I'm a photojournalist and shoot sports with a K-3 and have a K-S2 for a second camera just in case, which means I have two battery sizes in my bag and two different chargers on my desk. When I'm not shooting sports, I will leave the K-S2 in the office and take the K-01 because it shares the same battery as the K-3. I would go with a K-1/K-3 combo.
10-30-2018, 05:19 AM - 2 Likes   #22
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Re: 50-135 slow

There are 4 lenses (16-50, 50-135, 200, 300) that can be converted to screw drive from sdm. All are DA* lenses and came out during the introduction of SDM technology to Pentax. They are designed to work in screw drive (unmodified) when on older bodies that lack SDM.

One not well known fact is that sometimes the SDM will function but be failing without appearing to slow down. The lens can hunt and even fail to lock on in this situation. Converting a lens to screwdrive is a good option to try if it is underperforming in focus accuracy, speed, locking, etc. I only found this out when two customers experiences issues sent me lenses in desperation. Both were transformed despite neither having failed. On the other hand, a lens with SDM working correctly, doesn't seem to improve when converted.

The 50-135 isn't a speed demon even converted but it is adequate for most of my needs. Your mileage may vary...
10-30-2018, 06:31 AM   #23
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Those are nice looking pictures, the K-1 would be nice, but I'd still wait for the K-3 replacement. Shooting my small birds, lots of action with those guys, I use my K-1 as long as I can stand it, then switch back tot eh K-3, and get some work done.

I had 1 year coaching a girls team. It was way too much drama for me. I went back to the boys the next year.

10-30-2018, 06:38 AM   #24
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On a "modern" camera {such as KP}. how does the DA* 50-135mm lens compare to the DA 55-300mm PLM on focusing speed? Image quality is important only if you get the photo.
10-30-2018, 07:04 AM - 1 Like   #25
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QuoteOriginally posted by reh321 Quote
On a "modern" camera {such as KP}. how does the DA* 50-135mm lens compare to the DA 55-300mm PLM on focusing speed? Image quality is important only if you get the photo.
There are two elements to focusing speed. The amount of light needed to focus for cameras I believe for Pentax is optimized for ƒ2.8, The second factor is how fast the lens motor is. ( A third would be the amount of time needed for the AF to lock on.) The 50-135 wins on the aperture, and loses on the speed of the AF assembly.

The 55-300 PLM has an extremely fast motor, but at times it is crippled by not letting in enough light to lock focus. And in those circumstances, with no quick shot, it's pretty much a paper weight attached to the end of the camera. So when it works, it's the best. And when it doesn't work, it's great source of frustration.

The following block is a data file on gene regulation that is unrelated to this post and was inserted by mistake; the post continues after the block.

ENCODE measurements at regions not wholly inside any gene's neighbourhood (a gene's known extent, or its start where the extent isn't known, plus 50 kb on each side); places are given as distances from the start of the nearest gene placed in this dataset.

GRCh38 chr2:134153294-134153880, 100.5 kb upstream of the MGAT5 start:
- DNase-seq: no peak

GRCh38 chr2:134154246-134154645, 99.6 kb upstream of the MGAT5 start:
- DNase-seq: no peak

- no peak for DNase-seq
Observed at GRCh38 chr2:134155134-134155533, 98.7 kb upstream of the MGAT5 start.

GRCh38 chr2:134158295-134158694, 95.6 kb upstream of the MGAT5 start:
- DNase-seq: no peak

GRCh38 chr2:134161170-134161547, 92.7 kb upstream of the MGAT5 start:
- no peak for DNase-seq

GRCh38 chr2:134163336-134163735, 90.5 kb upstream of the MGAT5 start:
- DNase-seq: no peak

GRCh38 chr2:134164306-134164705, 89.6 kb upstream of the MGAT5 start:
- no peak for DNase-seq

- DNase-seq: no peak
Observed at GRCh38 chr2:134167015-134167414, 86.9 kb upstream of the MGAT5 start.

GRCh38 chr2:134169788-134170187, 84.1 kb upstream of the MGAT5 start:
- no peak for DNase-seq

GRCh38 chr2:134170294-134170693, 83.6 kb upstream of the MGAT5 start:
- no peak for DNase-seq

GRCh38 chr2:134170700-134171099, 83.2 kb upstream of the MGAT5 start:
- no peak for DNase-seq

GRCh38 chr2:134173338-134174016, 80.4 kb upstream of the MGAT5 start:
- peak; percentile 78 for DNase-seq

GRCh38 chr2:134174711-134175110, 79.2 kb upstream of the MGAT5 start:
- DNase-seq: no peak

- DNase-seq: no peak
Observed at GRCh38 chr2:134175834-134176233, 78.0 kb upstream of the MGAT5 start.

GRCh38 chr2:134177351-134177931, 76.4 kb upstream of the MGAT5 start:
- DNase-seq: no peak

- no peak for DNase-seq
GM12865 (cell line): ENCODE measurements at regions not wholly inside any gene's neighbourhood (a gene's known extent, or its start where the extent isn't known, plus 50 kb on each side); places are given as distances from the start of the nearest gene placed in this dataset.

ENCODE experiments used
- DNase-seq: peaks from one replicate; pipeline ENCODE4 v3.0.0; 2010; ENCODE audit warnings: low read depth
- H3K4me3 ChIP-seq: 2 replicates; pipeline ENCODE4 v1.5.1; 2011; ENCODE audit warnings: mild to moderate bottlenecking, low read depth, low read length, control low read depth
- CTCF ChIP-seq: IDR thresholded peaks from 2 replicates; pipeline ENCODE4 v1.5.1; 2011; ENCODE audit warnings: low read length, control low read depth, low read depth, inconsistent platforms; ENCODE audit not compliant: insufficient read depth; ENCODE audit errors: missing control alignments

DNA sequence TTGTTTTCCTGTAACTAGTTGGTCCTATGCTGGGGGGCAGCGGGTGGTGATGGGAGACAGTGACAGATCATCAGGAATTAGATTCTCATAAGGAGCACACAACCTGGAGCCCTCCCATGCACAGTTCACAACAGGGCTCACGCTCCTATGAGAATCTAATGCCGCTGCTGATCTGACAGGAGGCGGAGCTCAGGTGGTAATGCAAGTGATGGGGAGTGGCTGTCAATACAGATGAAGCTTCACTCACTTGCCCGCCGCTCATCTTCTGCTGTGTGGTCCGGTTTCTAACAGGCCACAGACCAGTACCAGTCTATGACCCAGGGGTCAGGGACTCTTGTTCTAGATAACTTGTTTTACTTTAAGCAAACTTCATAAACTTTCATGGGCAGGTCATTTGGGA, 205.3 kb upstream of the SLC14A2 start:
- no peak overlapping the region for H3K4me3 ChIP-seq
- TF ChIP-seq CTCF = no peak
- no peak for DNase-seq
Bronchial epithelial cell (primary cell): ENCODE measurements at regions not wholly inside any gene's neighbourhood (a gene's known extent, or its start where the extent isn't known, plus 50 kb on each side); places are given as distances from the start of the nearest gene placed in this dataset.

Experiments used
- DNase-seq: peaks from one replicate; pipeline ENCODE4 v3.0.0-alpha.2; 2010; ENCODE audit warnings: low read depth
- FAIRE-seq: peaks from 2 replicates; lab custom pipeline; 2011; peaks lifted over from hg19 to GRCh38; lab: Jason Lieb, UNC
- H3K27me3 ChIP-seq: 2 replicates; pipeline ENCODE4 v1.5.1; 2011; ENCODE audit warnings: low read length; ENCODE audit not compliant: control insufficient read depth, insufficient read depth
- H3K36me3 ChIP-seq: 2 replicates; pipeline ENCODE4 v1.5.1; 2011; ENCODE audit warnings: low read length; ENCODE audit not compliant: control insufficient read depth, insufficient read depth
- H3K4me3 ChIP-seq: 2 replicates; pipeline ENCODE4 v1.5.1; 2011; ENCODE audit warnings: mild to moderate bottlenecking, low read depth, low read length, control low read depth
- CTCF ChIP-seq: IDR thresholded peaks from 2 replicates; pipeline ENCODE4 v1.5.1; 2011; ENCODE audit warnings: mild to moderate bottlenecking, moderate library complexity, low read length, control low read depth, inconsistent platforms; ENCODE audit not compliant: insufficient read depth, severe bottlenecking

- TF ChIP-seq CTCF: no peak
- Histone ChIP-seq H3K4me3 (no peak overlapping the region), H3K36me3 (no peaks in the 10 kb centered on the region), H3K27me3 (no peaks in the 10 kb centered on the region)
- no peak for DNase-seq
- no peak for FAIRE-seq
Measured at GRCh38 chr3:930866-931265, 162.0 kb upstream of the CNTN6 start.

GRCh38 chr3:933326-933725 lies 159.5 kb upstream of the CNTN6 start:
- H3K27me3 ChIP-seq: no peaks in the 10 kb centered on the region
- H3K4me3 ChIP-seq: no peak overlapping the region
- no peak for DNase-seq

Either of these lenses can outperform the other in the right circumstances.
10-30-2018, 11:34 AM - 1 Like   #26
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QuoteOriginally posted by reh321 Quote
On a "modern" camera {such as KP}. how does the DA* 50-135mm lens compare to the DA 55-300mm PLM on focusing speed? Image quality is important only if you get the photo.
I can't say having never used the PLM lens but the reports I have seen indicate the PLM is much faster assuming enough light to focus adequately.
10-30-2018, 12:09 PM   #27
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The Sigma 50-150mm F2.8 EX DC APO HSM II Lens Reviews - Sigma Lenses - Pentax Lens Review Database might be a good option instead, If you can find one,
10-30-2018, 01:01 PM   #28
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QuoteOriginally posted by JensE Quote
I have shot that lens. I never was in love and didn't find it that much faster than the 50-135.
10-30-2018, 01:25 PM   #29
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QuoteOriginally posted by UncleVanya Quote
I can't say having never used the PLM lens but the reports I have seen indicate the PLM is much faster assuming enough light to focus adequately.
As I own both the lenses discussed and use them on a KP I can say that Both Norm and Uncle Vanya are correct. I have had times where I wished that I had the 50-135 in my bag due to poor lighting when I had the PLM mounted, and other times when I needed the focus for tracking a faster moving critter, I was wishing I had the PLM rather than the 50-135 mounted.
I love both of the lenses though as they are both very capable as long as you know the limitations of each.
11-14-2018, 09:58 PM   #30
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Thanks for all the thoughts. Looks like my decision to wait was made for me...

My point-n-shoot Panasonic has a failing zoom switch (I bought it refurbished). Average repair is $182 + $7 shipping (90 warranty on zoom switch only). Or buy the same camera new for $250. Or the current model for $450. Or a Panasonic gx85 for a little more. Or, well, I better stop there or else I'll end up with a K-1 II "point-n-shoot". So I have a gx85 that'll I'll have to learn better since I never fully learned my last Panasonic (exact same interface, warts and all). Personally, the Panasonic cameras take good photos / videos but it makes my wife's Canon interface look nice (I think Pentax still has the best UI even if it changes a little between cameras). Of course my opinion could change once I learn the interface better...